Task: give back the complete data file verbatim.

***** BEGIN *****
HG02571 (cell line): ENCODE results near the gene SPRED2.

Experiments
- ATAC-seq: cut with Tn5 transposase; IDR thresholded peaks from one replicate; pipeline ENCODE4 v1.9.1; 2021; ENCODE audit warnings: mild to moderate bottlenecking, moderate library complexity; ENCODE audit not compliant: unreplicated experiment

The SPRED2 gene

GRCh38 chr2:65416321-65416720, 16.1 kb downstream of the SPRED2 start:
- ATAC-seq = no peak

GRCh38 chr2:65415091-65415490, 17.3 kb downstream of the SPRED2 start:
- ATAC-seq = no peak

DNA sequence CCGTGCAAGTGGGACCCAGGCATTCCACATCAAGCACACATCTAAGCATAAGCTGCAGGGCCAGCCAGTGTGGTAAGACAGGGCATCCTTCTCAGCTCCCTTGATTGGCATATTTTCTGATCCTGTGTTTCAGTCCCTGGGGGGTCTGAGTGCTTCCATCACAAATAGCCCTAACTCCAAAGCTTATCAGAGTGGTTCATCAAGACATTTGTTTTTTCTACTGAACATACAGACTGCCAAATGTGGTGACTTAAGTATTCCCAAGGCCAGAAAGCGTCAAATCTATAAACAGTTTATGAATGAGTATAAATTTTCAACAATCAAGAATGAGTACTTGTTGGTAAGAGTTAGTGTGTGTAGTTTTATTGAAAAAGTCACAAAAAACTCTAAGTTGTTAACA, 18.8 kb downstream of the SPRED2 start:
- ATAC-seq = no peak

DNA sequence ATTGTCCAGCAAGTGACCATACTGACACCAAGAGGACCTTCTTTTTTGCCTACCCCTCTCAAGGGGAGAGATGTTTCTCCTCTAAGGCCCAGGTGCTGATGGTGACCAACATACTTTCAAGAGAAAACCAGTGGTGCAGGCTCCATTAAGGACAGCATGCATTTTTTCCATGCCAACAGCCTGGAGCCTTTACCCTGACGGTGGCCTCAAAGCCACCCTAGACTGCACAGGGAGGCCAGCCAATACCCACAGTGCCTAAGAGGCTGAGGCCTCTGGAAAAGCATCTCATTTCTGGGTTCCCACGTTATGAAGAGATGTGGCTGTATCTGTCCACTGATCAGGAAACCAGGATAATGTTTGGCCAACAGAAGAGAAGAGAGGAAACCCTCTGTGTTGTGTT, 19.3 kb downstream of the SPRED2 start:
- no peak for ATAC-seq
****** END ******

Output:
HG02571 (cell line): ENCODE results near the gene SPRED2.

Experiments
- ATAC-seq: cut with Tn5 transposase; IDR thresholded peaks from one replicate; pipeline ENCODE4 v1.9.1; 2021; ENCODE audit warnings: mild to moderate bottlenecking, moderate library complexity; ENCODE audit not compliant: unreplicated experiment

The SPRED2 gene

GRCh38 chr2:65416321-65416720, 16.1 kb downstream of the SPRED2 start:
- ATAC-seq = no peak

GRCh38 chr2:65415091-65415490, 17.3 kb downstream of the SPRED2 start:
- ATAC-seq = no peak

DNA sequence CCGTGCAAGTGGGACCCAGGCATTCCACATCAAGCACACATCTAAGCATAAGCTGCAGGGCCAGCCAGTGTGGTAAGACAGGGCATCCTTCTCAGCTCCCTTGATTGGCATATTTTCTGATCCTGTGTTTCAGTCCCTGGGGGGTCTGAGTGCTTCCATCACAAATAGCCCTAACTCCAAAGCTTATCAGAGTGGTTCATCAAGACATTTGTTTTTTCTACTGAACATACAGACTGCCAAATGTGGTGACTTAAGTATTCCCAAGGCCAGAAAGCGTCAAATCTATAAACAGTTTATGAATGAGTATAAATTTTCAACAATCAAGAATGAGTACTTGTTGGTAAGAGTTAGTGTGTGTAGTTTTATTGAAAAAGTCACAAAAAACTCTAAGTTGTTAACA, 18.8 kb downstream of the SPRED2 start:
- ATAC-seq = no peak

DNA sequence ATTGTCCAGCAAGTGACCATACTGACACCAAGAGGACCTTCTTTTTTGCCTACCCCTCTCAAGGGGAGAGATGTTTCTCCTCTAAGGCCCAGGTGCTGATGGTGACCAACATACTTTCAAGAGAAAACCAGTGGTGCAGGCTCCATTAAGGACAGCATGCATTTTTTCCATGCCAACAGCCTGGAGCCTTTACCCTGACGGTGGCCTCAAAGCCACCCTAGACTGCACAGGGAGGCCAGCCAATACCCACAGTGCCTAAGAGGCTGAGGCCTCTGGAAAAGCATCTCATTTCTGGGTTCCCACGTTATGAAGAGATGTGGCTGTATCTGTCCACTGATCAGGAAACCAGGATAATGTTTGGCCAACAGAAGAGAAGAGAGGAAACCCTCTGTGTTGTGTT, 19.3 kb downstream of the SPRED2 start:
- no peak for ATAC-seq